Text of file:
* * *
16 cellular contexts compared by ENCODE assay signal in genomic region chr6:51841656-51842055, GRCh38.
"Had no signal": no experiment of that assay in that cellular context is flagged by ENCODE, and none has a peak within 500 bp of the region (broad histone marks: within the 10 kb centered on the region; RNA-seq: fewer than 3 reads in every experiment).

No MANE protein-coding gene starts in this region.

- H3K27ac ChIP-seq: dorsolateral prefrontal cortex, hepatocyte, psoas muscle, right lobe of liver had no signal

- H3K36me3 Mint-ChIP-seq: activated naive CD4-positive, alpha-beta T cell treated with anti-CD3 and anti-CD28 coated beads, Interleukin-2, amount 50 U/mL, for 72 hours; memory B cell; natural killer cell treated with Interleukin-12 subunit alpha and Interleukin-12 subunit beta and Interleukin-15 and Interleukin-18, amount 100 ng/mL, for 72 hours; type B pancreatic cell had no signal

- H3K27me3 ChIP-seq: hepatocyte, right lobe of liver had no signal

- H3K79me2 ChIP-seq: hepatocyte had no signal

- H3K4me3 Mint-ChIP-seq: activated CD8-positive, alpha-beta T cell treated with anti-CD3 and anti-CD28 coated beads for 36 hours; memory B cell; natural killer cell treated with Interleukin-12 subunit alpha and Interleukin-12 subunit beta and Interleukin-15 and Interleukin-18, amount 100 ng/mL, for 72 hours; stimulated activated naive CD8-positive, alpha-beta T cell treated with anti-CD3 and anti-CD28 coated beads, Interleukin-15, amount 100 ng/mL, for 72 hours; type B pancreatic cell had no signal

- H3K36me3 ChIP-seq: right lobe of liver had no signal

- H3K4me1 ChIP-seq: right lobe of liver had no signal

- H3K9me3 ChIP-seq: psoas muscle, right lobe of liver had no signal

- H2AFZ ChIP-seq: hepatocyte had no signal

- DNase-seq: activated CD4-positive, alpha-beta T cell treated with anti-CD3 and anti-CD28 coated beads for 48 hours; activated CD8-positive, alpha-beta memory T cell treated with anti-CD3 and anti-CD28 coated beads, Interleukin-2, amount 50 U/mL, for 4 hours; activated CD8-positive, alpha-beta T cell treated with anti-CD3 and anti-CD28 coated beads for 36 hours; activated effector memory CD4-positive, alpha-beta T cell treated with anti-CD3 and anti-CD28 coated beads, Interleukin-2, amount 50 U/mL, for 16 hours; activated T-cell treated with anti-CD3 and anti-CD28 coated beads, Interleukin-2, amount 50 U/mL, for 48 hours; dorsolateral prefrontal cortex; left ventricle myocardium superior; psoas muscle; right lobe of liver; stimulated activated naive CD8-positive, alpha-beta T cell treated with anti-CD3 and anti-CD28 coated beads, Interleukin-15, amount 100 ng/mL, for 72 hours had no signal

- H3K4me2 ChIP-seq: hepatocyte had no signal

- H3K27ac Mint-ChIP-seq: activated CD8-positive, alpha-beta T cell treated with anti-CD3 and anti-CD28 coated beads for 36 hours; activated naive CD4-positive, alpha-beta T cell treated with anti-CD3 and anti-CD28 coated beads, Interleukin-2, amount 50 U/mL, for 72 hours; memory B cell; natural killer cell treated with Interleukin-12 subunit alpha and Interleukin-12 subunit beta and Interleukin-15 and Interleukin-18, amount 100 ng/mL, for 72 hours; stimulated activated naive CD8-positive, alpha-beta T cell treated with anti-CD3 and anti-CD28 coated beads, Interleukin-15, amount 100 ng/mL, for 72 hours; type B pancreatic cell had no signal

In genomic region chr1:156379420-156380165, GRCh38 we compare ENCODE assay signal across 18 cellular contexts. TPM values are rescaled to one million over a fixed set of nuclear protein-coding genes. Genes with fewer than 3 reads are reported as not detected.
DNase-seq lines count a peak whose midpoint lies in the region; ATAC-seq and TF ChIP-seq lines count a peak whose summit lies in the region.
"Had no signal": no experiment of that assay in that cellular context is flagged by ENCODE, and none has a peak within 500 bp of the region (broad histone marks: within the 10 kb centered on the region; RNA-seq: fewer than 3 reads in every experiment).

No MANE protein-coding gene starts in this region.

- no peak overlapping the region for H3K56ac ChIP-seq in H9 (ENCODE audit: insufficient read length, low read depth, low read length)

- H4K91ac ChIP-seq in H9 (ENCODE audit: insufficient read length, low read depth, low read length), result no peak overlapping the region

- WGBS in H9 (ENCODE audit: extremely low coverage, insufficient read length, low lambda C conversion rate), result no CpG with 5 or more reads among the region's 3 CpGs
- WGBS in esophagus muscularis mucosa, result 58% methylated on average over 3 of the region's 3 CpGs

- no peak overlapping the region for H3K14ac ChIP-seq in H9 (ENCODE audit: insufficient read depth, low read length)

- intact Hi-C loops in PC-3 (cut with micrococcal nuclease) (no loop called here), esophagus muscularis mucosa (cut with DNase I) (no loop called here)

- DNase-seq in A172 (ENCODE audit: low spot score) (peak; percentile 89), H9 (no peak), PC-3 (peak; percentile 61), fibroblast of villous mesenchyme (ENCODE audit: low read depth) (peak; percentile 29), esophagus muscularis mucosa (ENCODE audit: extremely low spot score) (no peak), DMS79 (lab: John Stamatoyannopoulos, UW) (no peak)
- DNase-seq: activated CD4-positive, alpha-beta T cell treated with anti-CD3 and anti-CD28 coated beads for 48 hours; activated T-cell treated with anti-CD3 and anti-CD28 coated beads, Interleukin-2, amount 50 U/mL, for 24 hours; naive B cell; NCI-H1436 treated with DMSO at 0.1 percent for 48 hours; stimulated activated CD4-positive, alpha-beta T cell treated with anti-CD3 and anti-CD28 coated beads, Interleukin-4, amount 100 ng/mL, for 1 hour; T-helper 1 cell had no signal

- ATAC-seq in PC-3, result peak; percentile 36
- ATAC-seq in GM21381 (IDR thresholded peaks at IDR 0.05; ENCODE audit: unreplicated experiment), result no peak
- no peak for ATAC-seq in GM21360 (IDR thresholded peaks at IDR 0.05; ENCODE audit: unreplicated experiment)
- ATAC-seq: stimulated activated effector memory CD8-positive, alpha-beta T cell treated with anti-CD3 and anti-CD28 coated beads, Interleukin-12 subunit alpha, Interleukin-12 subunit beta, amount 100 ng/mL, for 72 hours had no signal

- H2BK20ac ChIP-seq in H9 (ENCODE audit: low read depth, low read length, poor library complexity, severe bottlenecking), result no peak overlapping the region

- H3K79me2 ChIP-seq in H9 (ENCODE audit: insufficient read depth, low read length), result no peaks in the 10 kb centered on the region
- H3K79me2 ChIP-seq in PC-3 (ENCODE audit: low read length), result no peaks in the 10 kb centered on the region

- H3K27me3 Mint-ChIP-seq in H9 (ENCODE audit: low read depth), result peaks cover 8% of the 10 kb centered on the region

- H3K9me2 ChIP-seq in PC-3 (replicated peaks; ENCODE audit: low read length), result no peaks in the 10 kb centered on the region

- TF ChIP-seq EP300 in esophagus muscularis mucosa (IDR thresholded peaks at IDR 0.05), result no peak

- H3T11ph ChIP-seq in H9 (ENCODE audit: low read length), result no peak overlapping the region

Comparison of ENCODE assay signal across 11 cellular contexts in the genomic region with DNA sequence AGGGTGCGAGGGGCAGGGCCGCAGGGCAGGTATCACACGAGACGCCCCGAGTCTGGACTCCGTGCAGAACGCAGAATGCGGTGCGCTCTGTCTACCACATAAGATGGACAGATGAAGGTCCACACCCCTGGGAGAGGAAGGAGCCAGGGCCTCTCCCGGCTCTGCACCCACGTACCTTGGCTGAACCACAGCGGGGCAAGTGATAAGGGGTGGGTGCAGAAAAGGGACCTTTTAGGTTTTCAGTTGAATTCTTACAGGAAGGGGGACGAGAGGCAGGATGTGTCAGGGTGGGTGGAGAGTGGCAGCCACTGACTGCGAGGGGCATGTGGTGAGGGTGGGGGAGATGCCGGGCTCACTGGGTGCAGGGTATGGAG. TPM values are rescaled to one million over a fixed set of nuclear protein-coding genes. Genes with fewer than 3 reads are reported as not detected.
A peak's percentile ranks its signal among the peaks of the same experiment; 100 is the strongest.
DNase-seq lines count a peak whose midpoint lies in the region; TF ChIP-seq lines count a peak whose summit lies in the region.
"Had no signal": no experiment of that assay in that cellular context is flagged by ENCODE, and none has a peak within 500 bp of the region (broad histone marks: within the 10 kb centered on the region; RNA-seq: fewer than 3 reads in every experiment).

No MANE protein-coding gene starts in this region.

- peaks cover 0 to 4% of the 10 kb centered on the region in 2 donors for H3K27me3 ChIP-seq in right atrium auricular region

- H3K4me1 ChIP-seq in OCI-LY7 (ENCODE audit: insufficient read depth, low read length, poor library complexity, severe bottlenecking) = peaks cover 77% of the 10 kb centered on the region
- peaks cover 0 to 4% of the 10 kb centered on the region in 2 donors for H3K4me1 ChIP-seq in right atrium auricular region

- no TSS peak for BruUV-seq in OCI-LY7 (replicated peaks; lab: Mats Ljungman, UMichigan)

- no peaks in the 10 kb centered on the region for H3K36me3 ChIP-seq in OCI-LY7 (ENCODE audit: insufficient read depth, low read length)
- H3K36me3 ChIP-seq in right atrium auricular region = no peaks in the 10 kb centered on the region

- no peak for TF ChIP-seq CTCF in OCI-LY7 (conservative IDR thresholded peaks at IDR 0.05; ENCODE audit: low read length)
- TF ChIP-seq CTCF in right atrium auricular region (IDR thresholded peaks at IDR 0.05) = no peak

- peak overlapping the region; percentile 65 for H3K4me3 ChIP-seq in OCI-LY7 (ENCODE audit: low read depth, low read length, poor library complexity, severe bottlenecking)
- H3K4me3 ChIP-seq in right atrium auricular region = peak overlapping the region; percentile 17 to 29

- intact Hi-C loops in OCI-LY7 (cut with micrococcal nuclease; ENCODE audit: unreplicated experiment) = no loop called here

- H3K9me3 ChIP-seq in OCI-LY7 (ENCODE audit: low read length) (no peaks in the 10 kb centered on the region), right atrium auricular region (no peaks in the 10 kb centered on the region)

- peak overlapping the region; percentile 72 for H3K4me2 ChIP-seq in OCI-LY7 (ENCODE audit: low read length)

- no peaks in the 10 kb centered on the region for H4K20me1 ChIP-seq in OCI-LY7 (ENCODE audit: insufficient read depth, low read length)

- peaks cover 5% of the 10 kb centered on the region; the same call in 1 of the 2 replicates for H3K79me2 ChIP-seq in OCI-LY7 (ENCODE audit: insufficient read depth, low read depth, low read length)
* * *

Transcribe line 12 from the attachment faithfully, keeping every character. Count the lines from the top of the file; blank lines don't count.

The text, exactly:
- H2AFZ ChIP-seq: hepatocyte had no signal